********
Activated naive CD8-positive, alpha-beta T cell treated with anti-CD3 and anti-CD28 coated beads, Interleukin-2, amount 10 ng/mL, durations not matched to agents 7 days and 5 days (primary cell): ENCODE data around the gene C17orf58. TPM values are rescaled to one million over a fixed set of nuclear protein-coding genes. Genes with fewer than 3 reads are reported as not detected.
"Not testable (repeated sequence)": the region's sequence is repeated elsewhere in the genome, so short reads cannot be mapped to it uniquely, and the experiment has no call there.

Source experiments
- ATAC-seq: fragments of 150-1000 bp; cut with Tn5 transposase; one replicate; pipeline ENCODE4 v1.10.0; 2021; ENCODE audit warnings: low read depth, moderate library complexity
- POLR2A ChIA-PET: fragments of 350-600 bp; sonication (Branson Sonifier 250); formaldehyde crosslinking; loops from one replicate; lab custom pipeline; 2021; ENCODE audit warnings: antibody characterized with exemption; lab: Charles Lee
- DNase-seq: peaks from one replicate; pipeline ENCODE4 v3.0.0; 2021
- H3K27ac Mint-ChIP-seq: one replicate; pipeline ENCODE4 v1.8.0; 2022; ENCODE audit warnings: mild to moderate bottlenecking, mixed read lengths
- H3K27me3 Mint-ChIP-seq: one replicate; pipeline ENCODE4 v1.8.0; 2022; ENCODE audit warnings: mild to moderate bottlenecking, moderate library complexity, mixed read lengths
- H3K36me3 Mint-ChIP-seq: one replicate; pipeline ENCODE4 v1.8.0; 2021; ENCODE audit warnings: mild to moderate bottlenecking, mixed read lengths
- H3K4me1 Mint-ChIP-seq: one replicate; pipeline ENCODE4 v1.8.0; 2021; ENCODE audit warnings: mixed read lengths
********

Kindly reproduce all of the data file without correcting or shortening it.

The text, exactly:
Activated naive CD8-positive, alpha-beta T cell treated with anti-CD3 and anti-CD28 coated beads, Interleukin-2, amount 10 ng/mL, durations not matched to agents 7 days and 5 days (primary cell): ENCODE data around the gene C17orf58. TPM values are rescaled to one million over a fixed set of nuclear protein-coding genes. Genes with fewer than 3 reads are reported as not detected.
"Not testable (repeated sequence)": the region's sequence is repeated elsewhere in the genome, so short reads cannot be mapped to it uniquely, and the experiment has no call there.

Source experiments
- ATAC-seq: fragments of 150-1000 bp; cut with Tn5 transposase; one replicate; pipeline ENCODE4 v1.10.0; 2021; ENCODE audit warnings: low read depth, moderate library complexity
- POLR2A ChIA-PET: fragments of 350-600 bp; sonication (Branson Sonifier 250); formaldehyde crosslinking; loops from one replicate; lab custom pipeline; 2021; ENCODE audit warnings: antibody characterized with exemption; lab: Charles Lee
- DNase-seq: peaks from one replicate; pipeline ENCODE4 v3.0.0; 2021
- H3K27ac Mint-ChIP-seq: one replicate; pipeline ENCODE4 v1.8.0; 2022; ENCODE audit warnings: mild to moderate bottlenecking, mixed read lengths
- H3K27me3 Mint-ChIP-seq: one replicate; pipeline ENCODE4 v1.8.0; 2022; ENCODE audit warnings: mild to moderate bottlenecking, moderate library complexity, mixed read lengths
- H3K36me3 Mint-ChIP-seq: one replicate; pipeline ENCODE4 v1.8.0; 2021; ENCODE audit warnings: mild to moderate bottlenecking, mixed read lengths
- H3K4me1 Mint-ChIP-seq: one replicate; pipeline ENCODE4 v1.8.0; 2021; ENCODE audit warnings: mixed read lengths